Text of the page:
As a word, blasé is blissfully, mercifully absent from Michael Stone's personal dictionary.
As a mindset, it's nowhere to be found in his attitude towards the game, all that it means and has brought him.
"It's a privilege to play in this league," the 29-year-old, 439-game, mind-the-store defenceman is saying Wednesday morning. "How many kids grow up wanting to play in the NHL and don't get that opportunity?
"So to be there and have to sit and watch for - what was it? - 80 percent of the season … that wasn't fun for me.
"So regular-season hockey would be very welcomed by me."
Off a 10:30 a.m. pre-charter workout at the Scotiabank Saddledome, Stone's seasonal debut seemed to be very much in the cards.
Last year's travails, specifically that scary blood clot issue necessitating a protracted stay on injured reserve, beginning Nov. 21, tested the nine-year pro's patience and resolve as never before.
And not that it needed re-igniting, the lengthy layoff only further drove home how much games, even early regular-season games on, say, Oct. 10, really do mean.
A return to active duty March 16 by Stone in his hometown of Winnipeg, followed by two further regular-season starts and then a press-box perch for the Flames first-round playoff series.
Then the buying out of his contract in April and re-signing in early September.
So if you're waiting for Stone to begin taking anything for granted, well, better pack a lunch. A remainder-of-a-lifetime's worth of 'em, as a matter of fact.
"I think you do get into a routine,'' he acknowledges. "For sure. But when it's taken away from you you get a better appreciation for it."
During practice Wednesday, Stone found himself stationed alongside a former sidekick, T.J. Brodie, with Rasmus Andersson alongside minutes-munching Mark Giordano.
"We put the pairs together as if he's going to play,'' says coach Bill Peters when asked about Stone. "If he plays in Dallas, he does. If he doesn't, he plays on the road trip at some point. We wanted to practice them together, as leftie-rightie, all three pairs, and we did that today.
"He's healthy, right? He had a tough year last year with health issues and got behind the 8-ball because of that. He's had a real good summer in preparation, worked hard.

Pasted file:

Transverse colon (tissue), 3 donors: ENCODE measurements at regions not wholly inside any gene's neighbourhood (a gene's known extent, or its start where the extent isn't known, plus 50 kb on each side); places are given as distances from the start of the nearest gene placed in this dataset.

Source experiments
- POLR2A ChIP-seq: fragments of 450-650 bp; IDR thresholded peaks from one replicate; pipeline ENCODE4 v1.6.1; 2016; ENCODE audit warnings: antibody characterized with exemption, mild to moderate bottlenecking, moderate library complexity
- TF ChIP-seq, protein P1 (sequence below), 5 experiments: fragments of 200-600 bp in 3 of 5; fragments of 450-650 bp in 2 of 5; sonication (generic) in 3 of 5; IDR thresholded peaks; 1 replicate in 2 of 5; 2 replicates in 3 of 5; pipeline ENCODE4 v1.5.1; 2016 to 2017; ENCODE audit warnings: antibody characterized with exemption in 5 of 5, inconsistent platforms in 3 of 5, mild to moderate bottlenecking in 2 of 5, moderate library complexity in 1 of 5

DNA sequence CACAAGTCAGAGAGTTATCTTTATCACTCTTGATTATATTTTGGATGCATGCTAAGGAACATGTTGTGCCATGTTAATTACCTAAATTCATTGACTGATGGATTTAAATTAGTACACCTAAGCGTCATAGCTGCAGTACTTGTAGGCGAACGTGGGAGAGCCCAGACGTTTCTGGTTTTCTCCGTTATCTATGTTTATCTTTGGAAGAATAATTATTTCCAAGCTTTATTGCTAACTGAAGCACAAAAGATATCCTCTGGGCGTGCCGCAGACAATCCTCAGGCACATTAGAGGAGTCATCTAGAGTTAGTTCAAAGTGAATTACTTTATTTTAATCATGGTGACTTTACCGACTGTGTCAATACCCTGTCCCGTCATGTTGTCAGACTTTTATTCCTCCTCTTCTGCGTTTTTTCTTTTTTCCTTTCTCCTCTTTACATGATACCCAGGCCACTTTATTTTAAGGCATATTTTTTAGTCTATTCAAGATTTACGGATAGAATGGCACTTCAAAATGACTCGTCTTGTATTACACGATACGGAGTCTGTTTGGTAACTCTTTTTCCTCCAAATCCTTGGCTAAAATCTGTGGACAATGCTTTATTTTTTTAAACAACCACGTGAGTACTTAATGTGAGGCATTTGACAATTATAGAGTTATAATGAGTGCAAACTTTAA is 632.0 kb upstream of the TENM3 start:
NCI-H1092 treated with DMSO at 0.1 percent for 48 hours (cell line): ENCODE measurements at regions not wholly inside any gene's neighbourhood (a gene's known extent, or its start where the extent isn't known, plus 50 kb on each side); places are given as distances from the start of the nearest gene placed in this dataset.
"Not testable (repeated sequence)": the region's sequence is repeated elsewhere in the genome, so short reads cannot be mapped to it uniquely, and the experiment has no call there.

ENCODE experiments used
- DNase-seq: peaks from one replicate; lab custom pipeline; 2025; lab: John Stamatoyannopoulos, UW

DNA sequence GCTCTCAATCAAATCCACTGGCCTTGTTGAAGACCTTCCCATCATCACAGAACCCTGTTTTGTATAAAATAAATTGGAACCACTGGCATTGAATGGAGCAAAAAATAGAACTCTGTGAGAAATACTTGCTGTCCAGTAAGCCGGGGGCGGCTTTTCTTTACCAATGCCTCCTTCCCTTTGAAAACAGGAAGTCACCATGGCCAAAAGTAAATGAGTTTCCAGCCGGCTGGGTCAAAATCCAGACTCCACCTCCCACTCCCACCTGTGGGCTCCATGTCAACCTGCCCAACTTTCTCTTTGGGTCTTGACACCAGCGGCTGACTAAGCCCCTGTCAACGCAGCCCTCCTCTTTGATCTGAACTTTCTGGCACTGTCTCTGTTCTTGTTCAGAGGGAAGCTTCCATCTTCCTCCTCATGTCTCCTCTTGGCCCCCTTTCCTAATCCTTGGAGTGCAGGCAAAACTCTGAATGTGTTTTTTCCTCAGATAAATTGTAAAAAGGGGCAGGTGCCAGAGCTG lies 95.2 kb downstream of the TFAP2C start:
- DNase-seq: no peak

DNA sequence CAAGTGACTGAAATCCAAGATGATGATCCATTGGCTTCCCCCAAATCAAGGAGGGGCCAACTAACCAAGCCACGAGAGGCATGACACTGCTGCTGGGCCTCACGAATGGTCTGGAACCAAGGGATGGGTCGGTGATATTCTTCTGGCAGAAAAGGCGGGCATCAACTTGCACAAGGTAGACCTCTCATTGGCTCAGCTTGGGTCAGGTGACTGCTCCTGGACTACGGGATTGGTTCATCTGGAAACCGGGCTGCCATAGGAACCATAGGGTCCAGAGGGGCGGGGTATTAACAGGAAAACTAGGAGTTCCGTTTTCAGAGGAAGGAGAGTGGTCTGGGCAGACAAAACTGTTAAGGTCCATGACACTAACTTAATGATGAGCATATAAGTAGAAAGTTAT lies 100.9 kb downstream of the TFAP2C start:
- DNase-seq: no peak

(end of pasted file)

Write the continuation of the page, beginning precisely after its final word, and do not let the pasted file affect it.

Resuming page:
"He's a real good pro. There's a chance he would play tomorrow and if not on one of the back-to-backs."
Video: "It's a privilege to play in this league"
The locals, of course, will be trying to secure a second seasonal victory after a rally died in OT Tuesday against the L.A. Kings, with travel dates scheduled in Dallas, Las Vegas and San Jose.
"I'm looking forward to playing,'' says Peters. "Doesn't matter where right now. We've gotta play, we gotta find our game, we gotta find some rhythm, some continuity, some lines that work.
"We need to be able to roll four lines and we haven't been able to do that yet. Hopefully this road trip accomplishes that."
The understanding Stone and Brodie have developed over their previous on-ice collaborations together can only help someone playing only his fourth regular-season game in nearly 10 months.
"I'm familiar playing with Brodes,'' says Stone. "So there's a comfort level there. I know how good of a player he is. I just look to complement him as best I can.
"He's a dynamic player. I've watched him a lot. You see the little things he does that some people might not notice. How good he is with plays with the puck; how effortless it looks a lot of the time.
"That's something you can appreciate."
As is the promise of real, live, in-the-moment game action when it matters.
"I'd like to get things going,'' Stone acknowledges. "I missed a lot of time last year so whenever that opportunity comes I'm ready.
"I know what it means to play in the NHL.
"And I know I wouldn't want to be doing anything else."
Video: "We have to find some rhythm, some continuity"